baz: {
    definition: '1 bar/hour',
    prefixes: 'long'
  }
},
{
  override: true
})
Mathjs.evaluate('50000 kilofoo/s')  // 4.5 gigabaz

Miscellaneous

See the units ref page for more bells and whistles:

  • Decimal unit prefixes such as ‘G’ and ‘giga’ or ‘milli’ and ‘m’
  • Binary prefixes for use with bits and bytes units
  • Universal constants
  • Physical constants
  • Electromagnetic contents
  • Nuclear and atomic constants
  • Physio-chemical constants
  • Adopted values

Use Cases

Several brainstormed use cases come to mind.

UnitValue React Component

Consider a formula evaluation application that accepts user input in a form where some numeric fields each have a value assumed to have a unit. The fields feed a back-end application that evaluates inputs as formula terms and factors. Maybe it’s a distance formula using metric units.

The input form could have UnitValue components that wrap a standard HTML input type of number along with a dropdown of options containing units. Let’s say the component contains a number 1 and the dropdown selected element is “mile.” If the user selects “feet” from the dropdown, a handler within the UnitValue component calls math.js to convert “1 mile to feet,” storing the result int value, 5,280 in the number input.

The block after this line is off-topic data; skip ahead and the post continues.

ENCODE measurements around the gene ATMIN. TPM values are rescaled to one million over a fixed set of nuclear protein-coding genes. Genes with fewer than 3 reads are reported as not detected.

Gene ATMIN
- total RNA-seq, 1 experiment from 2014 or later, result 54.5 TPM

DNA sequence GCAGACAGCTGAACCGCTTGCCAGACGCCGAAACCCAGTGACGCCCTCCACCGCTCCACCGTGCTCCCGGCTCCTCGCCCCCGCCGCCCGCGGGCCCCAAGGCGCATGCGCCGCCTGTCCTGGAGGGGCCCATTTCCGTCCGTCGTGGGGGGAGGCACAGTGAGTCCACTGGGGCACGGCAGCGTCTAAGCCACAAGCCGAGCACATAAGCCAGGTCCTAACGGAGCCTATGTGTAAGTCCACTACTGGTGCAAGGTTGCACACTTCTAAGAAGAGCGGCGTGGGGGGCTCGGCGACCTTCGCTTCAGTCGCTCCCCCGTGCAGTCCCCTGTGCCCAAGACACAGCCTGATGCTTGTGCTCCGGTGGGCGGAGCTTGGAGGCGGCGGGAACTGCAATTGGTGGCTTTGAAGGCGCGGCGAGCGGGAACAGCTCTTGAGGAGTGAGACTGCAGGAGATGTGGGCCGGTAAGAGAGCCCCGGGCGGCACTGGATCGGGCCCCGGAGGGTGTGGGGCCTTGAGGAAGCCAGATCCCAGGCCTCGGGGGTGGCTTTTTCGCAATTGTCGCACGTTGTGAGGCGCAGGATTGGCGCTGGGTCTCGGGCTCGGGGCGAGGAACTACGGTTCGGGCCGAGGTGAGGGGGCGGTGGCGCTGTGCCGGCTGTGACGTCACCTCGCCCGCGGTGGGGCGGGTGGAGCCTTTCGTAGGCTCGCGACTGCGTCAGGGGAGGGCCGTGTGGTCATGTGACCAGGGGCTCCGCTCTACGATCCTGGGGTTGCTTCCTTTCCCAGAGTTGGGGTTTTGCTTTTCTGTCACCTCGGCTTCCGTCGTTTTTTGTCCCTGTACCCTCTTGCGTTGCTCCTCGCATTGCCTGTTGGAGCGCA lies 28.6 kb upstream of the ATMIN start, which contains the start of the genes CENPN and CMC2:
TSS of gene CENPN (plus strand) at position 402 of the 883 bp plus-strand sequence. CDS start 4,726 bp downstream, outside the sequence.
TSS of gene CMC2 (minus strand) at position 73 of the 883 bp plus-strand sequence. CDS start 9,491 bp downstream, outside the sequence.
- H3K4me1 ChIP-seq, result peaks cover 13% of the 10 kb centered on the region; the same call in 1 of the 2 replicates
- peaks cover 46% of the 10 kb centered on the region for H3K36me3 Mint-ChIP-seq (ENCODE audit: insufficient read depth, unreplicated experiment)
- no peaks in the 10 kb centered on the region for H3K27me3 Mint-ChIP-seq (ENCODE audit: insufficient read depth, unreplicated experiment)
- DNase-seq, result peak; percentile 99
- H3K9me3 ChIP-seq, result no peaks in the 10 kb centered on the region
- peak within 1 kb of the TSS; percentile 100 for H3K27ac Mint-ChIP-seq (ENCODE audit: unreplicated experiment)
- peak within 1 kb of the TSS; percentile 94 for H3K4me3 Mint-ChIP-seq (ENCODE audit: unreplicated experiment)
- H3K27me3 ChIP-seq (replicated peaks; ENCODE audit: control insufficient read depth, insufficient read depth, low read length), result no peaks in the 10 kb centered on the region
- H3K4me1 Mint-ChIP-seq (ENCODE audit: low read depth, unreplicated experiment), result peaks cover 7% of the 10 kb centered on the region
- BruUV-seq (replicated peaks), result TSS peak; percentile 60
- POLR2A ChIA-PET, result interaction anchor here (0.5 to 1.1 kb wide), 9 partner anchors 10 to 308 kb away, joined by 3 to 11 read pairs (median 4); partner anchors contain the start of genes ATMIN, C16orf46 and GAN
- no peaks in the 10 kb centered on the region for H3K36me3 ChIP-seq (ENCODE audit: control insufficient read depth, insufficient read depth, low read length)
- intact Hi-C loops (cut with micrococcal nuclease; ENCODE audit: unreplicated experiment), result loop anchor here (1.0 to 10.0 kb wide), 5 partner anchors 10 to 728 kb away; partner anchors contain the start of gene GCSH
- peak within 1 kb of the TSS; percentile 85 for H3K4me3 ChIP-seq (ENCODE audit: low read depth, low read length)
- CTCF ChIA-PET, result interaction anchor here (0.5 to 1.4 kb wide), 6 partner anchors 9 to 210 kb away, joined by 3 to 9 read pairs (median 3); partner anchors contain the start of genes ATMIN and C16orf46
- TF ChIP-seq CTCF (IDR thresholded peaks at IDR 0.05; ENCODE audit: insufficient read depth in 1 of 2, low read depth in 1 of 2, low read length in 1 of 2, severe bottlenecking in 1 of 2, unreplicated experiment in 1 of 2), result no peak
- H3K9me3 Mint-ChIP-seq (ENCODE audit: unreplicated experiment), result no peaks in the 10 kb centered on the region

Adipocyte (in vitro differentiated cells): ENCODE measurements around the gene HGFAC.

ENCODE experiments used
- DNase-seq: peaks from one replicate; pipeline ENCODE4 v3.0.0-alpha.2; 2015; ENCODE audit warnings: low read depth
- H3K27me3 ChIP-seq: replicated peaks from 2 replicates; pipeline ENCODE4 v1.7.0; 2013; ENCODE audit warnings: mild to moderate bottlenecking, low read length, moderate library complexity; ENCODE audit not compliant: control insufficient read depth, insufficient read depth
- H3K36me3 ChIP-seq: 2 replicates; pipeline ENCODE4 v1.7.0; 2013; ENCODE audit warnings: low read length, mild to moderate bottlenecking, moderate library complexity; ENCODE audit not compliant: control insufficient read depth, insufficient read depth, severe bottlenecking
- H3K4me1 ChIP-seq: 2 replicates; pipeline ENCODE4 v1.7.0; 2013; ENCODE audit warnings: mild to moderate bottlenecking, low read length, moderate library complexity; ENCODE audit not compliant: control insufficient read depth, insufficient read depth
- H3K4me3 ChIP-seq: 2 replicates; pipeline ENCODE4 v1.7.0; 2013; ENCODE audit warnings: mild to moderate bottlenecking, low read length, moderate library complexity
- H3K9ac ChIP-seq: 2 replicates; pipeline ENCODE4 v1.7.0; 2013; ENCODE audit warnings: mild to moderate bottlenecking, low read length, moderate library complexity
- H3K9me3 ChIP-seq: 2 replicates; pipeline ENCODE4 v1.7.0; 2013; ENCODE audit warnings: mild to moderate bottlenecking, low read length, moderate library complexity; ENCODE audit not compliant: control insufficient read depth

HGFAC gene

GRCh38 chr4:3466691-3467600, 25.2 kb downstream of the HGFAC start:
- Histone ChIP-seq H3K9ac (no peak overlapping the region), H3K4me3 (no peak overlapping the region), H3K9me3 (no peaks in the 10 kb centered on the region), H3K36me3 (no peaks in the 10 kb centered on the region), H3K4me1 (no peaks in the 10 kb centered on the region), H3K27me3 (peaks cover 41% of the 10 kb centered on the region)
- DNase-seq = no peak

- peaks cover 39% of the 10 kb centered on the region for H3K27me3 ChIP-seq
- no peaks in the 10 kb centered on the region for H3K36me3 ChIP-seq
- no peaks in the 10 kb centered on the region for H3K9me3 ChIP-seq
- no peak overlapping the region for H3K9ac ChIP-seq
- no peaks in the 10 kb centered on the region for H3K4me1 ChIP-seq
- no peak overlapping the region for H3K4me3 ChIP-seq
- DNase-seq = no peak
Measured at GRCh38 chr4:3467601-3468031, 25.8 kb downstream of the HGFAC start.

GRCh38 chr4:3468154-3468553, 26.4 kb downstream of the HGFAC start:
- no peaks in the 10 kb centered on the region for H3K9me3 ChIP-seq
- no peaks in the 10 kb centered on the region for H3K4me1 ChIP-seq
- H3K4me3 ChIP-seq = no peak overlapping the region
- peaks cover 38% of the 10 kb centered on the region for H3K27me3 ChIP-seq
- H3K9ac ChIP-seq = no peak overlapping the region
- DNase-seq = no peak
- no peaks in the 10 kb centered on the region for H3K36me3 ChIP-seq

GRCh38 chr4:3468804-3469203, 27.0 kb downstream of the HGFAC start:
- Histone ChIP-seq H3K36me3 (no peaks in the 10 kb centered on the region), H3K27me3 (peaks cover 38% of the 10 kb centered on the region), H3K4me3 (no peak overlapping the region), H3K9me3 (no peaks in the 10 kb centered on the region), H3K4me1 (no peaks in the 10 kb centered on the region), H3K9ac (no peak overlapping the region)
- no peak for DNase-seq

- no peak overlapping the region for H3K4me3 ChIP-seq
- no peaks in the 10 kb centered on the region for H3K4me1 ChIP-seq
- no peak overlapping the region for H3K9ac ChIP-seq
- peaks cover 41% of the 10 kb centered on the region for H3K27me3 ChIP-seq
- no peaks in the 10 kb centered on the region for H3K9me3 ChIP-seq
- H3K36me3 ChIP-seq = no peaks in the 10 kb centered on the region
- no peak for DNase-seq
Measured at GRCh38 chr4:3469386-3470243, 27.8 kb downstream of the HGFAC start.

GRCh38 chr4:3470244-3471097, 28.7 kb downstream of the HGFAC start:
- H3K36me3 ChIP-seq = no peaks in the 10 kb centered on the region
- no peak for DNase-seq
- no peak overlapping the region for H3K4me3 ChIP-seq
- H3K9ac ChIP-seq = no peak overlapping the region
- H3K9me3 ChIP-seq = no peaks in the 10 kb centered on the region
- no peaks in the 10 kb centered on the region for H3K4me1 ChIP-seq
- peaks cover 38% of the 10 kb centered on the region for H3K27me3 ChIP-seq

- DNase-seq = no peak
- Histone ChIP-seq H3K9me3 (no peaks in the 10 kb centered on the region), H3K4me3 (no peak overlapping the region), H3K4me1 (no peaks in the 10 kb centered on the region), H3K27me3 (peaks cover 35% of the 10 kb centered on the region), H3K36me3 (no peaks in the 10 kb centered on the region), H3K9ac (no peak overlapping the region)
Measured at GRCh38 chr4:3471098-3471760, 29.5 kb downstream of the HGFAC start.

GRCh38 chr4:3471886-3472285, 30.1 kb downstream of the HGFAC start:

A backend request handler could call math.js to normalize the unit to whatever it preferred, or the client could normalize the unit, to say “km.”

Calculator App That includes Units

Remember that math.js can interpret strings as multi-term calculations that include values with units. We could create a UI that validates against harmful inputs as it creates an evaluation string fed to math.js. A tokenizer and parser could accommodate validation as it forms the input to math.js. The result would render in a result field resembling that of a physical calculator.